Let’s see, I slept for 7 hours; it’s a new day and an announcement of yet another start up in the internet video space. This seems like a daily ritual.
The newest is Sync TV, a spin off from consumer electronics company Pioneer, which launched a beta download service.
The audio and video quality of the TV shows is comparable or superior to the same show on DVD. SyncTV will provide HD programming across some of the different channels and will also have programming available in discreet 5.1 Dolby Digital Plus, giving you the “home theater” experience. They allow you a great deal of flexibility in how you play back the TV shows you download. You can play back shows on up to five ‘home’ devices which mean PCs/Macs now and other home entertainment devices in the future (read portable players).
That’s the good news. The bad news is yet another DRM (Digital Rights Management) technology for the consumer to try and get their head around. Sync TV is using an open-standard DRM called Marlin. Yet another group of top electronics manufacturers joining forces to develop a standard for content management and protection. Marlin is also referred to as “OMArlin” because it supposedly bridges between the Open Mobile Alliance (OMA) DRM v.2.0 and the Marlin DRM standards. Does anyone care, outside the companies involved? Not really. Consumers might agree that content protection is a good idea but, they just want to play their stuff on all their devices. And they want everything to be cheaper, too.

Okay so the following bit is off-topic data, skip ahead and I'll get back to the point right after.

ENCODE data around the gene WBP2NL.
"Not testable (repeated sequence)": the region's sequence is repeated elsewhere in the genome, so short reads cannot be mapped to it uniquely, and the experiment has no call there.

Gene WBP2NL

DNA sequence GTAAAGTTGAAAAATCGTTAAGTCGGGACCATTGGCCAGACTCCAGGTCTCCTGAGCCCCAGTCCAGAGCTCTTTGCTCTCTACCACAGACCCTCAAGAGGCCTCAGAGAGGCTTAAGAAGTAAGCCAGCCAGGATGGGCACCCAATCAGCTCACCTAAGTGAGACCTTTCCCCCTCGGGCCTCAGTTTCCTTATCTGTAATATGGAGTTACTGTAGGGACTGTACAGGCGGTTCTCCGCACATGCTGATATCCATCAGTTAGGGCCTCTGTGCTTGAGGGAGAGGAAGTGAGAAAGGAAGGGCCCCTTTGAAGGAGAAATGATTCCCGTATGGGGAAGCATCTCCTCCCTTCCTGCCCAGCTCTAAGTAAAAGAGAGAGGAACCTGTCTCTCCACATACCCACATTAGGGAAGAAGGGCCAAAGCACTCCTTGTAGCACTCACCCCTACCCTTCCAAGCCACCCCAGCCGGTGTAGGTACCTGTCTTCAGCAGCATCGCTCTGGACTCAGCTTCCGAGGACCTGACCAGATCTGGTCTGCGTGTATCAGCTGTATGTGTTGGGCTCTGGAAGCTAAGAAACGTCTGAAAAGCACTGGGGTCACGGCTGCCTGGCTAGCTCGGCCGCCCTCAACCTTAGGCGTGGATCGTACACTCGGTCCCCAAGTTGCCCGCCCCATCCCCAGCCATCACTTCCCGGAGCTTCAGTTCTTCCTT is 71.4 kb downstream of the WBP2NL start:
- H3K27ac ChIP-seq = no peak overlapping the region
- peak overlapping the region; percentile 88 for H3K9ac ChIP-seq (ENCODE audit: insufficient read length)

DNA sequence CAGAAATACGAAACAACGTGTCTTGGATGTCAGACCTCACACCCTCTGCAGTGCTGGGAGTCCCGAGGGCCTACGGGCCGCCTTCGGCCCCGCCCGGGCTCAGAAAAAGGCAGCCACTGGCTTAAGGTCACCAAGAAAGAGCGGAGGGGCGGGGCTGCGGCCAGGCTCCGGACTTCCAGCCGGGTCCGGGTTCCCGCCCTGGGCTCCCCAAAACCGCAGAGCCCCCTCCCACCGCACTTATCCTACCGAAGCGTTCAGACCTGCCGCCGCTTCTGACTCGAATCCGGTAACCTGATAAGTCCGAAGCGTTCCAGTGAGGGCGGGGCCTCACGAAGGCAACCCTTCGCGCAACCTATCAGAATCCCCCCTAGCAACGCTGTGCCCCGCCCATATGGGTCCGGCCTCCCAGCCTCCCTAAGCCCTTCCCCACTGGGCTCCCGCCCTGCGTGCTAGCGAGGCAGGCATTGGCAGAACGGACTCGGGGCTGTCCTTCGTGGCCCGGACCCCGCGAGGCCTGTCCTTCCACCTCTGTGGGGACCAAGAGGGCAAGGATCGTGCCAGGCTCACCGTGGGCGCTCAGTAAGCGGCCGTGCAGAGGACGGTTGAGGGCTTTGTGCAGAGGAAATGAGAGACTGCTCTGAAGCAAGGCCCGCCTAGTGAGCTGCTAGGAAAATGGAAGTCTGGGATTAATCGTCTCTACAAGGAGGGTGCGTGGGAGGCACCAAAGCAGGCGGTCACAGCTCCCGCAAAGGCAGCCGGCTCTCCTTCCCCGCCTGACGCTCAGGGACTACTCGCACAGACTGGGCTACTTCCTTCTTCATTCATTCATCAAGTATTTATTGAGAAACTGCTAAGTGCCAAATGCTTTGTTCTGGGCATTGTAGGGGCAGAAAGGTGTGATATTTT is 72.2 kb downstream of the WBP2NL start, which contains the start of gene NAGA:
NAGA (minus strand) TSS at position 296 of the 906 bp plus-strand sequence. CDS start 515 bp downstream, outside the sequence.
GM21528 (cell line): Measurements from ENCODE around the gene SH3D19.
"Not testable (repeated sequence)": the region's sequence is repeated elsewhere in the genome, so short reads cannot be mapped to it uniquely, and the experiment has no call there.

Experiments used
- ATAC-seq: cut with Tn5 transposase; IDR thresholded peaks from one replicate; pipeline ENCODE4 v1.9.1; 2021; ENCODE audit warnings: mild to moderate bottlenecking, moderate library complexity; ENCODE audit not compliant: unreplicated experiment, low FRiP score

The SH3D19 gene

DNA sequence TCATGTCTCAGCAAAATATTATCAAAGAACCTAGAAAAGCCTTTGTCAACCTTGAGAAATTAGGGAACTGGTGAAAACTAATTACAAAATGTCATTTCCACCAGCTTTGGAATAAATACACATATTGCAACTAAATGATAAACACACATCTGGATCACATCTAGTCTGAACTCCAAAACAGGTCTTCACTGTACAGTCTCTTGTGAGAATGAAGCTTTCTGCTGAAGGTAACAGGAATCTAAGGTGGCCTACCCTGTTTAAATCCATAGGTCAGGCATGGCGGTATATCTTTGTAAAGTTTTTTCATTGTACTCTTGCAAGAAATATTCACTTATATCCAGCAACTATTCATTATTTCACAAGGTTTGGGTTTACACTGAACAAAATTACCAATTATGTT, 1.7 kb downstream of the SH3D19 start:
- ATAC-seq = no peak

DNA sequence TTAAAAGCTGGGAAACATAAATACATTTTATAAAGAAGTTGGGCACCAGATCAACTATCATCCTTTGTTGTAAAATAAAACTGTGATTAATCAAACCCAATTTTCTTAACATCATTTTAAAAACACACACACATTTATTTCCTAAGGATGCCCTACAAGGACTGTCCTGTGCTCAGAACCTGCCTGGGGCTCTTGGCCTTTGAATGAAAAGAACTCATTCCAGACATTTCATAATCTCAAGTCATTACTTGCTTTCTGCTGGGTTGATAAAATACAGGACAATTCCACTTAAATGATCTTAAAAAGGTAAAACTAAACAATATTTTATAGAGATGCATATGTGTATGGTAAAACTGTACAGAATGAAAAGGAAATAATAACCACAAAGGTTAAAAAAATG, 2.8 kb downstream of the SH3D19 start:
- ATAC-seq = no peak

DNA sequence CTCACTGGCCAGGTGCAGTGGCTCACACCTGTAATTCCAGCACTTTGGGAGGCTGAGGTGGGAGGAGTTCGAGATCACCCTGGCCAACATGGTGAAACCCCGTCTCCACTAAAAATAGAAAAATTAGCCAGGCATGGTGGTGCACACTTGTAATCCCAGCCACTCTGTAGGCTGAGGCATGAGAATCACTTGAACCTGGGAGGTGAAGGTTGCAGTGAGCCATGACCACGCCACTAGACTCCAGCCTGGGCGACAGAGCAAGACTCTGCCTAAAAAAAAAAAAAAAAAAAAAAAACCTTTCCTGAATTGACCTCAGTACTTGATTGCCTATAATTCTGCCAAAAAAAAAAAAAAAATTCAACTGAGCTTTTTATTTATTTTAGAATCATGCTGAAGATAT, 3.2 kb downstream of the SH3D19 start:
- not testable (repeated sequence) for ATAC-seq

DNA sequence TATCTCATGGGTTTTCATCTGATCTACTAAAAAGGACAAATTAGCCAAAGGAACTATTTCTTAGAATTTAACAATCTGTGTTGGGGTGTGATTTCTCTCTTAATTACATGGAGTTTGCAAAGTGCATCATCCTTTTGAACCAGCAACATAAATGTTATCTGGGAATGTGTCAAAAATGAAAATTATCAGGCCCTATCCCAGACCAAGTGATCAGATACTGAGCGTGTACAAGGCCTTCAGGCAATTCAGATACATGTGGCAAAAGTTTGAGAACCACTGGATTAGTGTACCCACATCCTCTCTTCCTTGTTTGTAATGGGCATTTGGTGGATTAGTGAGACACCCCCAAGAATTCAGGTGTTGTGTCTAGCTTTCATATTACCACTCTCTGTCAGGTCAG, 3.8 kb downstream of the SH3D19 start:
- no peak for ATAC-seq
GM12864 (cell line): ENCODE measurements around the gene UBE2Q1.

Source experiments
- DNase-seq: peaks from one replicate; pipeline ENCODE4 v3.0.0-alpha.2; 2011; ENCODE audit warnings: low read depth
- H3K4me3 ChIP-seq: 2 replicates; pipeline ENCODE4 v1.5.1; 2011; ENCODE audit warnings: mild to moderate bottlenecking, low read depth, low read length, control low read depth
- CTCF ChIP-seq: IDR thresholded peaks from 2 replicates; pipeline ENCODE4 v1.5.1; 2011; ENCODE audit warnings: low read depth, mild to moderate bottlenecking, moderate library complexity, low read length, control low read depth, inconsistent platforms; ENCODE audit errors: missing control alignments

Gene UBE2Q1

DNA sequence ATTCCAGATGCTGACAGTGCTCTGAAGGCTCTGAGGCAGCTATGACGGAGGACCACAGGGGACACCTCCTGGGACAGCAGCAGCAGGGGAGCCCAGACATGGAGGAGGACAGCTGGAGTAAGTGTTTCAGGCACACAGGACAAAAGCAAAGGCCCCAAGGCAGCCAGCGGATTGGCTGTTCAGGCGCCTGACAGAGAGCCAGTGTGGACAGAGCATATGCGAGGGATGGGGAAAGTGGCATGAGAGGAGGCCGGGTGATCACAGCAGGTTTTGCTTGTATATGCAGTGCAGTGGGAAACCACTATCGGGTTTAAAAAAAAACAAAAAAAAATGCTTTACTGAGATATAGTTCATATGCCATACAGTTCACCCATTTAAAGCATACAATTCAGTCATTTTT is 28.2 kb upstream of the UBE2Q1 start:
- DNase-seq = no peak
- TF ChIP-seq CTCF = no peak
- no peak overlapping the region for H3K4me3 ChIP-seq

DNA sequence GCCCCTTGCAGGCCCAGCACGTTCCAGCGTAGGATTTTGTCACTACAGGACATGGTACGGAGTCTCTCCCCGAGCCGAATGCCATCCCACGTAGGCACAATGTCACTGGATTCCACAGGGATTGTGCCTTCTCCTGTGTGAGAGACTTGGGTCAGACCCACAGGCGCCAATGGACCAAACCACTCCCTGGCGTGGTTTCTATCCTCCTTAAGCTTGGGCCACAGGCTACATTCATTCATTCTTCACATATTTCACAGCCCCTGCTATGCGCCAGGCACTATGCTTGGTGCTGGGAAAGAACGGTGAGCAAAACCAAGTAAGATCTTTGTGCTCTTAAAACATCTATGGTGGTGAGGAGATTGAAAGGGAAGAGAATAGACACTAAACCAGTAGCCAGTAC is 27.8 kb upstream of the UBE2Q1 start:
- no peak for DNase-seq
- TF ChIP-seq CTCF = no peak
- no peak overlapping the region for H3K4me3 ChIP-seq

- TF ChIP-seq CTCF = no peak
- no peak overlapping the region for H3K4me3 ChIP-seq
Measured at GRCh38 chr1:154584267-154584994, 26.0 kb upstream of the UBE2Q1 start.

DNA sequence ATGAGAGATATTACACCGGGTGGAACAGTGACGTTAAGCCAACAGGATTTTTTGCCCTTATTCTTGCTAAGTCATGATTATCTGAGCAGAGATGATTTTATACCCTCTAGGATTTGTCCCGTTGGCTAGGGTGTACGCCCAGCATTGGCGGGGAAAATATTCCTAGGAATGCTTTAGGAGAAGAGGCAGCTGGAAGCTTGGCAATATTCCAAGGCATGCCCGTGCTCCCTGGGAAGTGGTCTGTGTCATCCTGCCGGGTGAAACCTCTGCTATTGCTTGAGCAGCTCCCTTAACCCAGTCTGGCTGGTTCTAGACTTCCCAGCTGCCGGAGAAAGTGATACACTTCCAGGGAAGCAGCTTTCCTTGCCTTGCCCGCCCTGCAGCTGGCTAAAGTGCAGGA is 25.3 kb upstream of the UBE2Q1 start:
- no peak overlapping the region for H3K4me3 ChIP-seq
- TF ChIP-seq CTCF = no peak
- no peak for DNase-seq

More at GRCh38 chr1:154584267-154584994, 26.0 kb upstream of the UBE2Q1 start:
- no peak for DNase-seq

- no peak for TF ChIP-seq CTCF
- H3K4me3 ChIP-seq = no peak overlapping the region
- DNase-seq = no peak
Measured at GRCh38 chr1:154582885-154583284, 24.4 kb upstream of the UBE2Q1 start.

It’s another set of companies trying to protect what they see as their intellectual property and make money. You could make the claim as the same motive as Microsoft, Apple, RealNetworks and others in the DRM struggle. The marketing spin tries to convince us that DRM is intended to make it easy for us to buy content and share it, without being encumbered by content protection schemes. But, adding Marlin to this mix will be yet another failed attempt to create a DRM “standard”.
What I do find interesting with Sync TV and all the regulatory noise about bundled programming, is the fact that users can subscribe a-la-carte for a variety of programs they want to watch. Each channel costs about $2 each per month, and currently there are four subscription channels available. Showtime is the foundation partner with promise of more.
The Sync TV launch underscores the two worlds that now exist–the heavily regulated telecoms and broadcasting sectors and the almost entirely unregulated internet channel.
Where do you think most of the innovation is?